A mortgage is one of the most significant financial products that people purchase. And with 2018 seeing the highest number of first-time buyers since 2006, this means there is plenty of opportunity for mortgage brokers. Use of a broker is common, with estimates suggesting that over 70% of mortgages are arranged through a broker, as borrowers often struggle to understand the process, lack confidence to find the best product or do not wish to spend the time arranging the mortgage themselves.
However, brokers are also facing challenges. Particularly the smaller firms where internal processes and systems could be improved while changes to the wider market landscape bring additional pressures. IFF’s recent qualitative research with mortgage brokers from firms with less than 10 employees has highlighted some of these challenges and identified how lenders could better support them in increasing their business.
Dealing with a reduction in buy-to-let
Many brokers depend heavily on the buy-to-let market which has recently seen changes that have resulted in reduced business. Since September 2017 any landlord with four or more properties is classed as a ‘portfolio investor’ where further lending is subject to tougher criteria involving a detailed financial review of the entire portfolio. This not only means that it is harder to get mortgages for additional properties approved, but it has also increased the time brokers have to spend dealing with lenders to get the checks completed, with three months lead time recommended. The increase in stamp duty for buy-to-let properties introduced in 2016 has also had an impact on the market.
– “Buy-to-let is tough now. It used to be a main part of our business – 40% of business – now it is 20%.”
Focusing on other products may be the solution for some brokers, with areas such as equity release being a potential way to help with the downturn in buy-to-let, and lifetime mortgages in particular becoming increasingly popular. However, being able to advise on these products requires an additional qualification, so it is not always a simple solution. Any support lenders can offer to help brokers expand their product offering and deal with the challenges within the buy-to-let market would be welcomed.
Supporting new business generation
Despite challenges in maintaining income levels and generating a reliable stream of new business, among the brokers we spoke to there were rarely defined processes for customer acquisition in place. There is a heavy reliance on word-of-mouth and recommendations from existing customers, as well as the prospect of repeat business as customers return to them when a mortgage deal comes to an end. This may be working well for those experienced and well-established brokers but those new to the industry are also relying on this approach to grow their business, meaning building up business is a slow process. Business generation is an area where lenders could provide additional support to brokers, particularly those looking to get established in the industry.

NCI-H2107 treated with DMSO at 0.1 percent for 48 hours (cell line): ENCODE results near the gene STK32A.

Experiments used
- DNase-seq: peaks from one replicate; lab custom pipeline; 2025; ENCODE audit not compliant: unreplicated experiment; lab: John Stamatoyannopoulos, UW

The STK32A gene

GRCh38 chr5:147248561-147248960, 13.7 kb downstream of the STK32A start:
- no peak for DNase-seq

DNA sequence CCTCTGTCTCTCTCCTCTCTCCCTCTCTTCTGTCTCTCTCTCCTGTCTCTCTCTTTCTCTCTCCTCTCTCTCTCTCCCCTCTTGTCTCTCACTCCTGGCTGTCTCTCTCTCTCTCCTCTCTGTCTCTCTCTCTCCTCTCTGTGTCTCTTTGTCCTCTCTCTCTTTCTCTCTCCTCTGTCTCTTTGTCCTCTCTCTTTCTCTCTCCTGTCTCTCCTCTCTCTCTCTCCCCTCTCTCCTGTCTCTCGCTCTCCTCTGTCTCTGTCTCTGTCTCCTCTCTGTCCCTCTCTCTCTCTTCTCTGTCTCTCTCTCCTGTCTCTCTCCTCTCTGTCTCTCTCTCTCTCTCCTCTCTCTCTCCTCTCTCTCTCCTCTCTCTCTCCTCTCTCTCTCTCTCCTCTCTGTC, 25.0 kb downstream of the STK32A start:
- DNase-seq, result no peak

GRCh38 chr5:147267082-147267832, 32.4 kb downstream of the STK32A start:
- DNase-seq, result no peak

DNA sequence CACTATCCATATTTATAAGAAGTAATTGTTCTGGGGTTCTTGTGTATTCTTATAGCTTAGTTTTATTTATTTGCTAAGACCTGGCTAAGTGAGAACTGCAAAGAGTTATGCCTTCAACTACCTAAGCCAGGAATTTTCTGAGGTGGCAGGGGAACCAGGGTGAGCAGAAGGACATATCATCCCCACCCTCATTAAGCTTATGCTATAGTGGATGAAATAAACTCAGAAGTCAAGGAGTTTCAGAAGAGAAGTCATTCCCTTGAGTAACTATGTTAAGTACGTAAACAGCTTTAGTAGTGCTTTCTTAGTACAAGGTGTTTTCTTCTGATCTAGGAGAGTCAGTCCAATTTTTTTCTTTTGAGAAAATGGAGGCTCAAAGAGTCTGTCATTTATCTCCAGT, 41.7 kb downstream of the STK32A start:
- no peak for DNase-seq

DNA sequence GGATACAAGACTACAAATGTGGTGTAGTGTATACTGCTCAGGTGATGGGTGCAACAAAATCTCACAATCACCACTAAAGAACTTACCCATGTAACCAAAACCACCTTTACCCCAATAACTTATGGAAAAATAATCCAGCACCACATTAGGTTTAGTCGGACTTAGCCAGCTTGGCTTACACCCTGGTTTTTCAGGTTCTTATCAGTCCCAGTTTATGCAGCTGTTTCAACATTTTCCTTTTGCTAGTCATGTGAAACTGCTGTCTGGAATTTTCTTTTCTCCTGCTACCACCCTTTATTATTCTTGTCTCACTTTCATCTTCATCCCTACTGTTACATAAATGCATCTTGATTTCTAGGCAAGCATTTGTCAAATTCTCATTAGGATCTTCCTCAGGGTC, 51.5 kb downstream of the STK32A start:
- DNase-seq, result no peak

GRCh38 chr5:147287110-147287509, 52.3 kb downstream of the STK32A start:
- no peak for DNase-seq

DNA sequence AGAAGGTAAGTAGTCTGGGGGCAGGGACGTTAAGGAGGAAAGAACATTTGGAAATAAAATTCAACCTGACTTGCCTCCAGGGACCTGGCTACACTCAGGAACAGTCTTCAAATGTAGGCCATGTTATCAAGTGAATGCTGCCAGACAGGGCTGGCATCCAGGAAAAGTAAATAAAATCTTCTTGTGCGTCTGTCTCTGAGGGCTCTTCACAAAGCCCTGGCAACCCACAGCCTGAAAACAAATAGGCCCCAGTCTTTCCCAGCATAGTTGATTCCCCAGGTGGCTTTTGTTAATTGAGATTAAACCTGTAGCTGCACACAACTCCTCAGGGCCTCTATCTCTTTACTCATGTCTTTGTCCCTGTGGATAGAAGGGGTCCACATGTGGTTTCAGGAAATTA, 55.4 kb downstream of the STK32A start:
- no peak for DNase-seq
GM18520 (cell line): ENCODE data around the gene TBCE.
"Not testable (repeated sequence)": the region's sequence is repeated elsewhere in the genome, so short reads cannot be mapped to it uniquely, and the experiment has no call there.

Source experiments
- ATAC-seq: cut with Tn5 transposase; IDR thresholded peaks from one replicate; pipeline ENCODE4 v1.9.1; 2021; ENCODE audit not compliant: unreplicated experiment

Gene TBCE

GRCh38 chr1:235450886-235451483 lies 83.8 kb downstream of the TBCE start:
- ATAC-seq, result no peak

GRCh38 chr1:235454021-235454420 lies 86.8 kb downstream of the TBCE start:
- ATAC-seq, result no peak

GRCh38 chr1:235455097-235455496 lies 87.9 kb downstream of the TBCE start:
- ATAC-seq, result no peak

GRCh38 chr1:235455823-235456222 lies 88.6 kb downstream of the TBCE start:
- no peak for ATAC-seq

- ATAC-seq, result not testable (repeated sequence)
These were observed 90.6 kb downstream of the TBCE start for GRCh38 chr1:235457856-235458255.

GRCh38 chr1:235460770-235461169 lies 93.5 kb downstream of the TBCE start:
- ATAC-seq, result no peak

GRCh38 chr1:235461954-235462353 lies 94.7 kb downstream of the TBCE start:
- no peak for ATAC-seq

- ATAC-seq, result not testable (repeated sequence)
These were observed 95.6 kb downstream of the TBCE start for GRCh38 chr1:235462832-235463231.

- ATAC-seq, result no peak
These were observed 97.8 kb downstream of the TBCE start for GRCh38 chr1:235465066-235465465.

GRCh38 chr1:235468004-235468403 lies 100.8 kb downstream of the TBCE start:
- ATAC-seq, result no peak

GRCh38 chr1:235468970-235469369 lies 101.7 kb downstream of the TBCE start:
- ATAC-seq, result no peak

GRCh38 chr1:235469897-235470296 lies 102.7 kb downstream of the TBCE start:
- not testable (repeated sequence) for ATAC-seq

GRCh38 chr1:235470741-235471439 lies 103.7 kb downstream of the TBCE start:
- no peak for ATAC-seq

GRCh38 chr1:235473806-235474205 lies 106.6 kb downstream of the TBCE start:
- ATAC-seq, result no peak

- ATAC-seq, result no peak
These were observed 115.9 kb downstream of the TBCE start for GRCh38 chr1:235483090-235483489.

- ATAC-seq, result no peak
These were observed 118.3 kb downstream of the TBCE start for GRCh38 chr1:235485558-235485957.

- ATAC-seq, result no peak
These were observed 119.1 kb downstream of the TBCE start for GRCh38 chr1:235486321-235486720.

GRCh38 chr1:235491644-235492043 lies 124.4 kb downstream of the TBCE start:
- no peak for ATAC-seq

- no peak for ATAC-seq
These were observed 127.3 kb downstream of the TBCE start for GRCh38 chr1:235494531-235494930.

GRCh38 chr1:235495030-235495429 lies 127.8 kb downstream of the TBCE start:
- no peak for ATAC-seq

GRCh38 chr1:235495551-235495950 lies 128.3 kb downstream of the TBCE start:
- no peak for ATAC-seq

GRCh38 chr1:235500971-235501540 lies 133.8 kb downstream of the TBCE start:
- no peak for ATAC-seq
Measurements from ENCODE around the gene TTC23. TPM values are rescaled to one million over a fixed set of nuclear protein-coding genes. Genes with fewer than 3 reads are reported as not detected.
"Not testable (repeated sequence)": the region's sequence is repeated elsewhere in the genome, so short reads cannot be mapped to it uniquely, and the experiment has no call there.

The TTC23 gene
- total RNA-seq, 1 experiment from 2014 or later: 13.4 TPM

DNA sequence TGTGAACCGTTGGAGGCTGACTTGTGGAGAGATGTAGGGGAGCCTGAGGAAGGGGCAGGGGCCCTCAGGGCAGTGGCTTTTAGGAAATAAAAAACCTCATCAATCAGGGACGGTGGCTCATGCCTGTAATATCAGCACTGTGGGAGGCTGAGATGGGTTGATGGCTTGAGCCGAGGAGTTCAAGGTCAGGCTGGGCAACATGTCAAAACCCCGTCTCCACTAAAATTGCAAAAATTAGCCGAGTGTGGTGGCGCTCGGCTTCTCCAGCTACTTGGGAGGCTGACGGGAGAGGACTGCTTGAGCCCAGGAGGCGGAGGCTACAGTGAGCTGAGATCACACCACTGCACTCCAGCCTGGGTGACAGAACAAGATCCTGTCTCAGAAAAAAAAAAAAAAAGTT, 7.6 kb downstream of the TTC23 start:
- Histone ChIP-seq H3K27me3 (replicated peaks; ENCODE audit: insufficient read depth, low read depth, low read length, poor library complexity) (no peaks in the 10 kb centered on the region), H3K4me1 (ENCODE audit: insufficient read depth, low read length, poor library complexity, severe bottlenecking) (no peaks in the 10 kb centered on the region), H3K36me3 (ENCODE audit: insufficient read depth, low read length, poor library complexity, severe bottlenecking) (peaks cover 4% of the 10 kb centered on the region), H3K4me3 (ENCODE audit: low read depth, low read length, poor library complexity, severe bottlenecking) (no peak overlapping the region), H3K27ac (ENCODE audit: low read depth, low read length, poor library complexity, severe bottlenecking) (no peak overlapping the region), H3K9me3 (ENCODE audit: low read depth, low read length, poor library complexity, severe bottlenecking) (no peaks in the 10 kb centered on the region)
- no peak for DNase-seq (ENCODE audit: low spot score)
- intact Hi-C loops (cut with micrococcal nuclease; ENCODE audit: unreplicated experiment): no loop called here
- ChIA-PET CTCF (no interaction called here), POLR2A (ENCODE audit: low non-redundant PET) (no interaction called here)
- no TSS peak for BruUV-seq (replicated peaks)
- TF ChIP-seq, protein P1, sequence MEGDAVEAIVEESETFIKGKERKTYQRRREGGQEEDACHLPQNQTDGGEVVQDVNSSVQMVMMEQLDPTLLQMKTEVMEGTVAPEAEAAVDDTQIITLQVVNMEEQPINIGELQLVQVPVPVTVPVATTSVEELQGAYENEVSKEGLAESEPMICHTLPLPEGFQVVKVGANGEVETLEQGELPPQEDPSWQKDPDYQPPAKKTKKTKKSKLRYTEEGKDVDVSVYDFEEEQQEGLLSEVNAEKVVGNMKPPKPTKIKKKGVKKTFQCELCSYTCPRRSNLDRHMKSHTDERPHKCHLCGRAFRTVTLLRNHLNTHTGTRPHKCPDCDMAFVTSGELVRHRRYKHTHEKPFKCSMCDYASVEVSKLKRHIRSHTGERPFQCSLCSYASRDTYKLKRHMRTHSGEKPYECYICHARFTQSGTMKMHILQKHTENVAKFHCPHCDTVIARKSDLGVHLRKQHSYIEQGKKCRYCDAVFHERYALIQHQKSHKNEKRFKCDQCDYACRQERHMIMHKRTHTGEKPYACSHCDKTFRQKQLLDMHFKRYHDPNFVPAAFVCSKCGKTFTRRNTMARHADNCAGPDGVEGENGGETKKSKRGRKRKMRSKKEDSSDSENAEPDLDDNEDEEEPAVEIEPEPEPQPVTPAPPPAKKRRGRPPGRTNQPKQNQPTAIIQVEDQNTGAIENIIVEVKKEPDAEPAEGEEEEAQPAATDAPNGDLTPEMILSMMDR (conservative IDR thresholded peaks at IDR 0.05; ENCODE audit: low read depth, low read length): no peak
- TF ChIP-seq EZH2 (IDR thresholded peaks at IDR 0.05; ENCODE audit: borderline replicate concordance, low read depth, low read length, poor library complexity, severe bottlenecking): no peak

– “Most people I’ve done the business for have referred me on to someone else. One, two or three times. I’ve had a referral off of the referral off of the referral… Once you’ve got a client it’s great because you have all the repeat business. But yes, getting new business is quite hard.”
Maintaining the customer relationship
There is certainly the expectation that lenders will support brokers by sign-posting customers back to their broker when a mortgage deal comes to an end, which helps the broker secure repeat business. Lenders do this in most cases (but not all) although the amount of detail provided on the rate and product options varies and there is still possibility that the customer goes direct to the lender and makes the decision themselves.
An issue which is hard to overcome is that the broker relationship with the customer is very remote once the mortgage is set up and, as a mortgage deal is typically two or more years, there is unlikely to be any need for the broker to keep in touch with the customer until the deal comes to an end. Therefore, even when the lender suggests returning to the broker, the customer may not feel they actually have a relationship with them. While lenders should ensure they encourage the customer to return to their broker, brokers themselves could maintain contact with the customer during the mortgage term, if only through informal updates or newsletters to maintain the relationship.